“Obesity continues to be a significant health concern,” Marge Blomquat of the National Center for Health Statistics at the U.S. Centers for Disease Control and Prevention said in a telephone interview. Weighing in at a biscuit shy of 300 pounds, Blomquat can no longer travel outside her bedroom for in-person press briefings.
She added, “Around 17 percent of young people aged two to 19 are considered obese. But that’s an improvement.”
Blomquat’s studies show that the government under President George W. Bush had taken aggressive action to remedy the situation, with the benefits just now being realized. According to reports by the nation’s governors, as many as 27 states witnessed substantial decreases in food consumption and weight gain, especially in children, single mothers and African Americans.
It’s estimated that more than 40 percent of all food produced in America is not eaten. That amounts to more than 29 million tons of food waste each year, or enough to fill the Rose Bowl every three days. Nationwide, food scraps make up 17 percent of what we send to landfills.
“With access to so much surplus food,” said Blomquat, “it’s no wonder we all became a little sturdier and bigger boned than past generations. But President Bush sought to fix that.”
When asked if the problem stemmed from too much available food or poor dietary choices, Blomquat insisted that portion control was and continues to be the biggest problem facing U.S. consumers. “Look at celebrities, how thin they are. They’re no different than the rest of us, which means they’ve failed at diet and exercise too. When we interviewed the thinnest actors and models in the country, the secret to their weight loss success was consistent and irrefutable; they relied on drugs like Adderall and cocaine, laxatives, chain smoking, coffee, steroids and self-imposed eating disorders. All things that will curb the need to eat beyond proper portions. Diets and fitness regimes just don’t work.”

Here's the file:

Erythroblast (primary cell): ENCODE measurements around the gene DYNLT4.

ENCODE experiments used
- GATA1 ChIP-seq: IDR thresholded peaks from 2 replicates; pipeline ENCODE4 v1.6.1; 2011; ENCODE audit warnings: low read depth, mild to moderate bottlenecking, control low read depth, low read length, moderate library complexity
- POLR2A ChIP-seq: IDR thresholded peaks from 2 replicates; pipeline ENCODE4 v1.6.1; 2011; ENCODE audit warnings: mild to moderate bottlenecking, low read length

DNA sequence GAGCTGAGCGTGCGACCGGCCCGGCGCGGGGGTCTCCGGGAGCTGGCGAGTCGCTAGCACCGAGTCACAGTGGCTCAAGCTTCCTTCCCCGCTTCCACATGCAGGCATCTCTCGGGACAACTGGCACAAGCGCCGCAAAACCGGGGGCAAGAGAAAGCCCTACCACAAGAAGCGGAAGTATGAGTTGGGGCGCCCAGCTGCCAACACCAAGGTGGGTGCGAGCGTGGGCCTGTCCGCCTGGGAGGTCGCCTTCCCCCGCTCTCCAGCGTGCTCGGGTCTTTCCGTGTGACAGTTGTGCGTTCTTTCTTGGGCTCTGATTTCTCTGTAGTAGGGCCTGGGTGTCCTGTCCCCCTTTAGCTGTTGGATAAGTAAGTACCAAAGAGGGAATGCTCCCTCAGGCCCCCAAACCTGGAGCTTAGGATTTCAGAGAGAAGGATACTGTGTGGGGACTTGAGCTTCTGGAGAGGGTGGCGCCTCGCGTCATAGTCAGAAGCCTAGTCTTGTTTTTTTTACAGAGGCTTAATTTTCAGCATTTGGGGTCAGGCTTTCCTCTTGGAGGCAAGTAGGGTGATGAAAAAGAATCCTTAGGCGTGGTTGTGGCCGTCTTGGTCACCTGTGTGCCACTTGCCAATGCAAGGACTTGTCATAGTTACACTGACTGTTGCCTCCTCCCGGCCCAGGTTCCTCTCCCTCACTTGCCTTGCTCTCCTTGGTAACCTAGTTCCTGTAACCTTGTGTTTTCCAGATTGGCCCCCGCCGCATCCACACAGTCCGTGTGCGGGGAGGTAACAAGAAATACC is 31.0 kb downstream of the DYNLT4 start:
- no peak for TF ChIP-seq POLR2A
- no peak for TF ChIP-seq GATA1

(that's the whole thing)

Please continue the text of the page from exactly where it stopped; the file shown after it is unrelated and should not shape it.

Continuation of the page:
Blomquat’s solution? “The Bush administration agreed to help regulate the availability of food, and the plan worked. We can’t get smug and abandon this progress, particularly because obesity rates are falling.”
Findings from the United States Department of Agriculture seem to back up Blomquat’s claims. In November 2009, the USDA reported that a record 49.1 million Americans, one sixth of the population, lacked dependable access to surplus food.
Also in November, Feeding America, a national food assistance organization, released details of an economic impact survey of its 63,000 member food charities, which also concluded that millions of Americans had lost access to tons of excess food.
During the 1990s, the number of Americans with too much to eat had catapulted to the highest level since the government began keeping track. But significant changes made to the nation’s economy under Bush put a halt to American overeating. As a result of the Bush plan, nearly 50 million people — including almost one child in four — struggled last year to get food.
“These imposed limitations have proven instrumental in combating the nation’s obesity epidemic,” Blomquat boasted. “However, it’s not all good news. Our biggest challenge now is the Obama administration. He’s vowing to get food back to the people. I just don’t understand it.”
President Obama pledged during his presidential campaign to eliminate the Bush “hunger policy” by 2015. The initiative was stalled at several junctures because of the financial crisis, housing crisis, employment crisis, health care reform and, most recently, BP’s Deep Water Horizon ecological disaster.
“My Administration is committed to reversing the trend of rising food shortages,” the president said in a statement. “Now that we’ve worked through the recent and unexpected emergencies with the environment, the insurance lobbies and Wall Street, we are again committing our resources to ensuring that every American has food on the family table this Thanksgiving.”
His plan includes increasing food stamp benefits and freeing up to $85 million through an appropriations bill to experiment with feeding more children during the summer, when subsidized school breakfasts and lunches are unavailable.
“It’s distressing,” Blomquat lamented. “Especially after all we were able to accomplish between 2001 and 2009. But it looks like Republican and Tea Party candidates have taken back important seats in Congress, so there may still be some hope in reviving the food limitation programs, which were clearly effective in promoting widespread weight loss.”